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The Economics of Repeated Extortion

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  • Jay Pil Choi

    ()
    (Michigan State University and CESifo)

  • Marcel Thum

    ()
    (Dresden University of Technology, ifo Dresden, and CESifo)

Abstract

We provide a simple model of repeated extortion. In particular, we ask whether corrupt government officials' opportunism to demand more once entrepreneurs have made sunk investments entails further distortion in resource allocations. If the choice of technology is left to the entrepreneurs, the dynamic path of demand schedules will induce entrepreneurs to pursue a ``fly-by-night'' strategy by adopting a technology with an inefficiently low sunk cost component. The unique equilibrium is characterized by a mixed strategy of the government official in future demand. Our model thus explains why arbitrariness is such a central feature of extortion. We also investigate implications of the stability of corrupt regimes for dynamic extortion and discuss alternative applications for our framework.

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Bibliographic Info

Article provided by The RAND Corporation in its journal RAND Journal of Economics.

Volume (Year): 35 (2004)
Issue (Month): 2 (Summer)
Pages: 203-223

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Handle: RePEc:rje:randje:v:35:y:2004:2:p:203-223

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References

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  12. Choi, Jay Pil & Thum, Marcel, 2003. "The dynamics of corruption with the ratchet effect," Journal of Public Economics, Elsevier, vol. 87(3-4), pages 427-443, March.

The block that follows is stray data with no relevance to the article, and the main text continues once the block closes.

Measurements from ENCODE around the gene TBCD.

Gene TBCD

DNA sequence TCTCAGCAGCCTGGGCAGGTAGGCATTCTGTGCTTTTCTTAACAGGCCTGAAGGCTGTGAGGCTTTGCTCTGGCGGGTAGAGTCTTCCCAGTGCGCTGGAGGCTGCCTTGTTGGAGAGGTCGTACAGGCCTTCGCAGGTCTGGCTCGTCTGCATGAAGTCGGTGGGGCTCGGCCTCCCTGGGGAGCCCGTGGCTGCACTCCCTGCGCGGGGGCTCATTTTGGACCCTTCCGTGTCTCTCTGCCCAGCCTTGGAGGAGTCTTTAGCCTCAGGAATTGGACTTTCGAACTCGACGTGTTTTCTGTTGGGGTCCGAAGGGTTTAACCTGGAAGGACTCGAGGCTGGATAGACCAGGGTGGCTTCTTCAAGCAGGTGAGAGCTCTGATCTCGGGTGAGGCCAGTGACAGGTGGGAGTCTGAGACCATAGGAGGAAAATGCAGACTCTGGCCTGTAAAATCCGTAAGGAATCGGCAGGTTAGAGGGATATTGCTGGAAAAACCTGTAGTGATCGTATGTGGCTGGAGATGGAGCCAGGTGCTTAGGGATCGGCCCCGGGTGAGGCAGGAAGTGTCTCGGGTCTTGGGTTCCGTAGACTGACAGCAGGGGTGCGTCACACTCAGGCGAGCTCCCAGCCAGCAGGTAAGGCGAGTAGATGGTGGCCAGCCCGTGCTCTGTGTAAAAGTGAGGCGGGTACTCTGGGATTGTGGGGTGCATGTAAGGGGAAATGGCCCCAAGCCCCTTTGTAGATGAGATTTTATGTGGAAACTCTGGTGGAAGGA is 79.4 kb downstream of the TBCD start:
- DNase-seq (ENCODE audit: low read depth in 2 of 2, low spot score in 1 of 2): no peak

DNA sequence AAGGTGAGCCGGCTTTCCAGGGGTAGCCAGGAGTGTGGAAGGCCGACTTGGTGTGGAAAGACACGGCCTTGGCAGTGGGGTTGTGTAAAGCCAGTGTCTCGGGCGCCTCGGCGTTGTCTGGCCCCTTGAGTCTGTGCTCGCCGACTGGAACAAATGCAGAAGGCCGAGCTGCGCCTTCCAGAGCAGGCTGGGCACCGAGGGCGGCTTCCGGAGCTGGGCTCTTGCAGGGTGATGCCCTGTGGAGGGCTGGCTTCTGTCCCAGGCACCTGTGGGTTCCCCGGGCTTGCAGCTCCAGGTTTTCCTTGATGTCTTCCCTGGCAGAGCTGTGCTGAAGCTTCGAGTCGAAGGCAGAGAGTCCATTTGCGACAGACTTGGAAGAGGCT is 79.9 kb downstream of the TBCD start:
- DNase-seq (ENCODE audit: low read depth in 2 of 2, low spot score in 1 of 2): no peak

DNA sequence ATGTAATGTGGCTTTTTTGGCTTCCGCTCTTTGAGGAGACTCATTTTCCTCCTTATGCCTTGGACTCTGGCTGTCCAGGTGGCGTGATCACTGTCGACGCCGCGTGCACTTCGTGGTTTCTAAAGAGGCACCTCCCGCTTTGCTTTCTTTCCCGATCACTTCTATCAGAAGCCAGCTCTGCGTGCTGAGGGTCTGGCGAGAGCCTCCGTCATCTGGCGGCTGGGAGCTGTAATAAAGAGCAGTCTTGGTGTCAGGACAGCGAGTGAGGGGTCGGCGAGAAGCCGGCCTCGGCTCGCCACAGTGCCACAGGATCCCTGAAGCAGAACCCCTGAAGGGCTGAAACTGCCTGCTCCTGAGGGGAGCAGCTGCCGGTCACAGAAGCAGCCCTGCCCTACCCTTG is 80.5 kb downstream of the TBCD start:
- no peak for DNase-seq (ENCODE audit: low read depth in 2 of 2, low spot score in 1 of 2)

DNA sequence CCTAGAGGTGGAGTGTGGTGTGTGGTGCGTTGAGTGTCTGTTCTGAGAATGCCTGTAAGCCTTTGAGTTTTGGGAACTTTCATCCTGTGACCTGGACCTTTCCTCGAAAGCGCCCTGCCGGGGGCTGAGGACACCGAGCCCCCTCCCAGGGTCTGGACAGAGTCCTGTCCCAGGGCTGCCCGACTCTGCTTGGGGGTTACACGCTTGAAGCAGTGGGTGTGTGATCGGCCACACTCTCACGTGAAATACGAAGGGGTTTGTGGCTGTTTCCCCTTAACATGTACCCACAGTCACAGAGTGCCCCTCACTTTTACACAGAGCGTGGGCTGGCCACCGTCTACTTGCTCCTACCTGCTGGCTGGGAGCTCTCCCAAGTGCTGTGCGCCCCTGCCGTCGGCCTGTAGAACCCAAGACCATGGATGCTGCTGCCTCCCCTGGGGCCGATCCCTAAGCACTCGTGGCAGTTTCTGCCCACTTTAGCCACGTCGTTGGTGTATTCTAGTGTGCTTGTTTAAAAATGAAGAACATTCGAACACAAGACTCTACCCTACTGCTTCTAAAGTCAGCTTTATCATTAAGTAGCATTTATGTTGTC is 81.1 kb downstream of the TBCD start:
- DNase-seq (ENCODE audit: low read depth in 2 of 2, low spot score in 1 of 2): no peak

13. Bliss, Christopher & Di Tella, Rafael, 1997. "Does Competition Kill Corruption?," Journal of Political Economy, University of Chicago Press, vol. 105(5), pages 1001-23, October.
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Citations

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Cited by:
  1. Jay Pil Choi & Marcel Thum, 2007. "The Economics of Politically Connected Firms," CESifo Working Paper Series 2025, CESifo Group Munich.
  2. JOhn Bennett & Saul Estrin, 2006. "Corruption and Bureaucratic Structure in a Developing Economy," William Davidson Institute Working Papers Series 825, William Davidson Institute at the University of Michigan.
  3. Jennifer Hunt & Sonia Laszlo, 2005. "Bribery: Who Pays, Who Refuses, What Are The Payoffs?," William Davidson Institute Working Papers Series wp792, William Davidson Institute at the University of Michigan.
  4. Ahlin, Christian & Bose, Pinaki, 2007. "Bribery, inefficiency, and bureaucratic delay," Journal of Development Economics, Elsevier, vol. 84(1), pages 465-486, September.

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